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AAC applauds Senators’ teamwork on Private Landowner Protection Act

Sens. Pryor and Boozman co-sponsor “Private Landowner Protection Act” By Scott Perkins

Association have all engaged in this effort,” Villines said. AAC Communications Director

July, and the Senate bill closely matches the language in that measure. H.R. 4319 has all four of Arkansas’ congressman as cosponsors, as well as 27 co-sponsors from 16 different states. “All of Arkansas’ Congressional delegation and our two senators have obviously decided to stand together on this issue facing Arkansas counties and citizens,” said Chris Villines, AAC executive director. “It makes sense and is the right thing to do for landowners — public and private — to require cumulative economic analysis studies when designating critical habitat ar- eas. Landowners deserve transparency, sound economics and the ability to publicly comment on these designations. Tese two bills address protecting those rights.” AAC and Farm Bureau continue to educate and increase


awareness with their cohorts in other Southern states and will now focus on adding signatures and support for the two bills. “We have a unified Arkansas delegation with the Senate and

House bills. We’re thrilled our General Assembly, Gov. Mike Beebe, Attorney General Dustin McDaniel, the Southern Legislators Council and the Western State Land Commissioners

he Association of Arkansas Counties welcomes Sen. Mark Pryor’s and Sen. John Boozman’s engagement to the modernization of the Endangered Species Act. Rep. Rick Crawford introduced H.R. 4319 in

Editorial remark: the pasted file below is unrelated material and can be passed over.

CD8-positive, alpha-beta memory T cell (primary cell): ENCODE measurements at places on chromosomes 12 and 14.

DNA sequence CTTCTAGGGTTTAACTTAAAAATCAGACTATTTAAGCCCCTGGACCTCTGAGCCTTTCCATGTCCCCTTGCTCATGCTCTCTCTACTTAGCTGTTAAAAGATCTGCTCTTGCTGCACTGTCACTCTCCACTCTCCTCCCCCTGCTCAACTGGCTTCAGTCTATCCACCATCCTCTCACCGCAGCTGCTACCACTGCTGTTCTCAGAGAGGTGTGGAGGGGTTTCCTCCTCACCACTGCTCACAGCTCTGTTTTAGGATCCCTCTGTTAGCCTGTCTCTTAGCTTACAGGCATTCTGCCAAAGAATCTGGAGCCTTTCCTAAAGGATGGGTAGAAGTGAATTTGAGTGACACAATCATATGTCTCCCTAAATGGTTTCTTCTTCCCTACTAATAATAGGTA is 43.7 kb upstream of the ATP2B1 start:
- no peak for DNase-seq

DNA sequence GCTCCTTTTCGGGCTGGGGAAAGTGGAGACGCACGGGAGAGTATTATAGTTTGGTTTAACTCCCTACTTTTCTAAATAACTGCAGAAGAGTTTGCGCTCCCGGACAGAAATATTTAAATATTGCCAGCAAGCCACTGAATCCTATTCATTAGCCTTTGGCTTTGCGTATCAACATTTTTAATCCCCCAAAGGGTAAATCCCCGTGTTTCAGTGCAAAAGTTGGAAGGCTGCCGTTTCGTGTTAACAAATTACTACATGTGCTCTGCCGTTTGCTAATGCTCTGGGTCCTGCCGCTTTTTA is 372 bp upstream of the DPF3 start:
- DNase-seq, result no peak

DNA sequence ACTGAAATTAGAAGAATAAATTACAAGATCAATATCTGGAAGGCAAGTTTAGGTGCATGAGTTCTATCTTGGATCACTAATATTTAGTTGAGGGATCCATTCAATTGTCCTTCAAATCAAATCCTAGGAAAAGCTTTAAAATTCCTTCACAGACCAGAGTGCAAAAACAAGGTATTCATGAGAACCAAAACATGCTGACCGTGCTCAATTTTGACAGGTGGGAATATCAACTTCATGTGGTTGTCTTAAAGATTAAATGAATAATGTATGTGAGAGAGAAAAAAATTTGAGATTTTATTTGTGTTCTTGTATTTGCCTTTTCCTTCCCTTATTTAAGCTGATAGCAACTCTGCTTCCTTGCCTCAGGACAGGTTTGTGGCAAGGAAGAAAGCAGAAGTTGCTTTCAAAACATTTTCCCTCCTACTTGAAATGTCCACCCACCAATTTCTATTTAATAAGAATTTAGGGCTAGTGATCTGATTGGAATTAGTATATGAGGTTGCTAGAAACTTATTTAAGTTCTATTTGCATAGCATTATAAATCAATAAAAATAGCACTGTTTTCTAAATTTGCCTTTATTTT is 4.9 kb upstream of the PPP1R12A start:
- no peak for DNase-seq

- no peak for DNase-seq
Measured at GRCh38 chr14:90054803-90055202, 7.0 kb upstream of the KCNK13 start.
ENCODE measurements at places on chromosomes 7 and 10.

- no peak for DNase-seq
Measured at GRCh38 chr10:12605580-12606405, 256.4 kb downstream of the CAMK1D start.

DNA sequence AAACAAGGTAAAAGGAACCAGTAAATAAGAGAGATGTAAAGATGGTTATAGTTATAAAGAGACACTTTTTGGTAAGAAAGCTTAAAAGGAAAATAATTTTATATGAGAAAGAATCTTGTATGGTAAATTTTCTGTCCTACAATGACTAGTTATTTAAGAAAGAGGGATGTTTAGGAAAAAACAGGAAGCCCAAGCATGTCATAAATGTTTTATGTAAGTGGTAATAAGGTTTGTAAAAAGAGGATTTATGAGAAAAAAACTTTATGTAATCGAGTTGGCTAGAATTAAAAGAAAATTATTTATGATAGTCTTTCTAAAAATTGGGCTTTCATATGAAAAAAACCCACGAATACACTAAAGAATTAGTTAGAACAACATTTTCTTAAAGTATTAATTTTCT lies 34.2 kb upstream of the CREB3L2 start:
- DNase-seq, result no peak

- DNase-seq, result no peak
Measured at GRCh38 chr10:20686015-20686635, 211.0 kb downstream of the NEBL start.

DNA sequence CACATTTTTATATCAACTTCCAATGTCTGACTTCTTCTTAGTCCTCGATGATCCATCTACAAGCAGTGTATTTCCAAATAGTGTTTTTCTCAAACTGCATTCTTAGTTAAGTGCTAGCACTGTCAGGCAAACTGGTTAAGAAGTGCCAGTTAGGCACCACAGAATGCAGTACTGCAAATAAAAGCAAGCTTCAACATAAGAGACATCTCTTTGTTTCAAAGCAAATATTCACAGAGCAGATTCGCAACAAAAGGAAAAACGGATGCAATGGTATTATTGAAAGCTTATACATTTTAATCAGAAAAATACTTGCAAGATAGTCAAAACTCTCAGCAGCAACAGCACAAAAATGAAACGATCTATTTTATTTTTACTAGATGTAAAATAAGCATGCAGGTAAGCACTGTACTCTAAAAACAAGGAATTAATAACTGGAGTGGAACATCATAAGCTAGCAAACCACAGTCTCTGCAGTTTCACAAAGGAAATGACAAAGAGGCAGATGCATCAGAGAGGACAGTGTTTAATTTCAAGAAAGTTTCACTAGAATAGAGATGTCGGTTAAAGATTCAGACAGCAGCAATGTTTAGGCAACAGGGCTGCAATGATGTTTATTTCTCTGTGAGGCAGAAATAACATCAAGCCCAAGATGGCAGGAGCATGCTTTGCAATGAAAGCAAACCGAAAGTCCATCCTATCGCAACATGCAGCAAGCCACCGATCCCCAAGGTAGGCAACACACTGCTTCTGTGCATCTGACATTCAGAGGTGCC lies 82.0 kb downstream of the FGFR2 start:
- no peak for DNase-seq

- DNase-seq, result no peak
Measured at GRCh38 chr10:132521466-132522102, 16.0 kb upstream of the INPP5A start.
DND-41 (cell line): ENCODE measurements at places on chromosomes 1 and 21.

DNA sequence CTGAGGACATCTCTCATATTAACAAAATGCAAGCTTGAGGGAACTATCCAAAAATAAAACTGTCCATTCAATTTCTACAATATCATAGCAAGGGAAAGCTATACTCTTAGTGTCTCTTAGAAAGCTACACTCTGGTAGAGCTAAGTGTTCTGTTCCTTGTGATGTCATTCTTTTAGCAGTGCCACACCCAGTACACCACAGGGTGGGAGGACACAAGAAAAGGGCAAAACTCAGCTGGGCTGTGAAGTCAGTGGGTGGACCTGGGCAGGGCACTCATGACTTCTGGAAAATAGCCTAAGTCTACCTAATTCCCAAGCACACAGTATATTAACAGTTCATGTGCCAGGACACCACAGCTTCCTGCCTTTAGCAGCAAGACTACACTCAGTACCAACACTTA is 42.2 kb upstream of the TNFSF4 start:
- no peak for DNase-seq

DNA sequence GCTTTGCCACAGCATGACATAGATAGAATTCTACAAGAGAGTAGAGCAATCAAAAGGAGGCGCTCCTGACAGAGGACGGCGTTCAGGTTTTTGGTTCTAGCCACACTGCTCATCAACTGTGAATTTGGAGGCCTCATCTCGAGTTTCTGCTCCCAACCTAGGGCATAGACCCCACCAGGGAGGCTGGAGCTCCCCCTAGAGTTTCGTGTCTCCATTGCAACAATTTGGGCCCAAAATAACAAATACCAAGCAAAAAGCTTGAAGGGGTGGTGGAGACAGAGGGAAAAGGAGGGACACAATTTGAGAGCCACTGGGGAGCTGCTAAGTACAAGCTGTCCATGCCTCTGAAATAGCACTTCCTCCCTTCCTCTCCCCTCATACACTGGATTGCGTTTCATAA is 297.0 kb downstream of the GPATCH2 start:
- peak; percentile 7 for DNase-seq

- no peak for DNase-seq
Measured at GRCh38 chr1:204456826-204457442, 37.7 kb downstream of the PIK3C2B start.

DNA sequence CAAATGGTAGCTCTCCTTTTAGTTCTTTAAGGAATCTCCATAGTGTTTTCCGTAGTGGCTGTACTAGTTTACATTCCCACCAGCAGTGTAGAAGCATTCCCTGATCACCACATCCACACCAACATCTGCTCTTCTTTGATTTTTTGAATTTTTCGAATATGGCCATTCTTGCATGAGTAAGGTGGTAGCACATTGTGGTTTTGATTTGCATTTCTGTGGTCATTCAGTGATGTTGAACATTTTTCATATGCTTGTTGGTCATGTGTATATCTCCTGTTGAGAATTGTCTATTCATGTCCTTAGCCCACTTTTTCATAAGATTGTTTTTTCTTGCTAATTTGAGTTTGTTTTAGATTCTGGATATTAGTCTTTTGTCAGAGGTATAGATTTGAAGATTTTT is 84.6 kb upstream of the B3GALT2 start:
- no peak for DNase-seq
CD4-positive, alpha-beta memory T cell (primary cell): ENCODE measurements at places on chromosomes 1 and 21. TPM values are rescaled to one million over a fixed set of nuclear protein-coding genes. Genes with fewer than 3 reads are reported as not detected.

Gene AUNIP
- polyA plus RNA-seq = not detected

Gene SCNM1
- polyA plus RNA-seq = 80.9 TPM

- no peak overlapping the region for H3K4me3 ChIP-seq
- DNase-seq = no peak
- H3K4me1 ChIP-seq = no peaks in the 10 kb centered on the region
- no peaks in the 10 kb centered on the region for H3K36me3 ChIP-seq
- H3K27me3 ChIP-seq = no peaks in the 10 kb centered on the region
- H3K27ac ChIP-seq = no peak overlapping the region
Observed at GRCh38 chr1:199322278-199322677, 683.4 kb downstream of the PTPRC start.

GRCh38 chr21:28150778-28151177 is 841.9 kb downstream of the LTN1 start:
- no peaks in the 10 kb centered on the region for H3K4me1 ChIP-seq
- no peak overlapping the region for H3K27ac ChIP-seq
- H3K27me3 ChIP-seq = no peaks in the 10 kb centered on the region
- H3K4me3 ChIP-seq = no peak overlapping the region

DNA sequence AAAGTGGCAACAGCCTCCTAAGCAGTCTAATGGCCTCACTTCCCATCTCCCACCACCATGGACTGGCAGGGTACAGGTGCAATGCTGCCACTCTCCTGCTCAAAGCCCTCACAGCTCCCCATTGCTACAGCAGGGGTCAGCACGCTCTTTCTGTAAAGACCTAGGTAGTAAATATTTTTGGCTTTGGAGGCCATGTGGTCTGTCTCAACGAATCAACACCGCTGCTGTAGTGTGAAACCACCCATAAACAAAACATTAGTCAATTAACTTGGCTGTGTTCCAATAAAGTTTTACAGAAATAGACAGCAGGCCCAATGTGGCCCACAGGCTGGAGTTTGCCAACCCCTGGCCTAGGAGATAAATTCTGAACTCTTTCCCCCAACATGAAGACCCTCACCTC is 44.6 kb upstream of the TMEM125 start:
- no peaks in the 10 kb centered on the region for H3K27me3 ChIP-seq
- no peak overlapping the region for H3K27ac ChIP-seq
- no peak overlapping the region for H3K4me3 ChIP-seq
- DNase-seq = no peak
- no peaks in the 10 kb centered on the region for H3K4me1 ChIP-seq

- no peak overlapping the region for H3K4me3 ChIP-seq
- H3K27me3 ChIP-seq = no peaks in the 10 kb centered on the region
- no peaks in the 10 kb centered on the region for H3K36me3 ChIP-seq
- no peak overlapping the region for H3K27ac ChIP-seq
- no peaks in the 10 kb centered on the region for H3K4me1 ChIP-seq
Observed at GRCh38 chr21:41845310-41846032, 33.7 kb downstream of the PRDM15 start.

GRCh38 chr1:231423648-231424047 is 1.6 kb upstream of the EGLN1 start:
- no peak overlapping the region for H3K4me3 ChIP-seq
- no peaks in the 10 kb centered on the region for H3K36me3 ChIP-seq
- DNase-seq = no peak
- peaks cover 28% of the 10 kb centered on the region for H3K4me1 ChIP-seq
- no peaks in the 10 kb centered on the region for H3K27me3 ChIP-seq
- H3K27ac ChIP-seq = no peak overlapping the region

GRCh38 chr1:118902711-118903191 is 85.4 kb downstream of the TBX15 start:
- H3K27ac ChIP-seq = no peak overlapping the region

Comments on proposed rules AAC and the Arkansas Farm Bureau Federation (AFBF) sub- mitted official comments Oct. 10 on the U.S. Fish and Wildlife Service’s and the National Marine Fisheries Service’s proposed rules to implement changes to the regulations for designating critical habitat and a proposed rule on the definitions of destruc- tive or adverse modification of critical habitat under the Endan- gered Species Act. Arkansas Attorney General Dustin McDaniel also submitted official comments on the proposed rules. According to the AAC and AFBF official comments: “Te AFB and AAC have always supported the notion that the use of private property to sustain and feed a growing population and public property to provide a wide range of services and employ- ment is not inconsistent with the protection and survival of the species that share the landscape. It seems to be the conclusion of the Services that agriculture and other public land uses are knowingly and seemingly even with premeditation altering the landscape to harm any given species. Te associations’ com- ments argue that assumption is blatantly false and shows little understanding of the stewardship practiced by landowners, public and private.” Te U.S. Fish and wildlife Service has not posted a deci- sion on the proposed rule changes but could do so as soon as December 8.

Faulkner County Justice Building Unveiled

The Oct. 2 dedication of the new Faulkner County Justice Building attracted elected officials from the state, county and munici- pal levels. Arkansas Supreme Court Chief Justice Jim Hannah delivered the keynote address, saying he hopes the Justice Build- ing will serve as a “model” for other coun- ties. Faulkner County Judge Allen Dodson said the building was constructed to accom- modate growth and offices that could no longer be housed in the historic courthouse because of its deteriorating condition. The approximately 73,000-square-foot Justice Building has six courtrooms and modern se- curity features such as metal detectors just inside the front door and secure elevators. The county will continue to use the first floor of its historic courthouse, built in 1936, to house the county clerk’s office.


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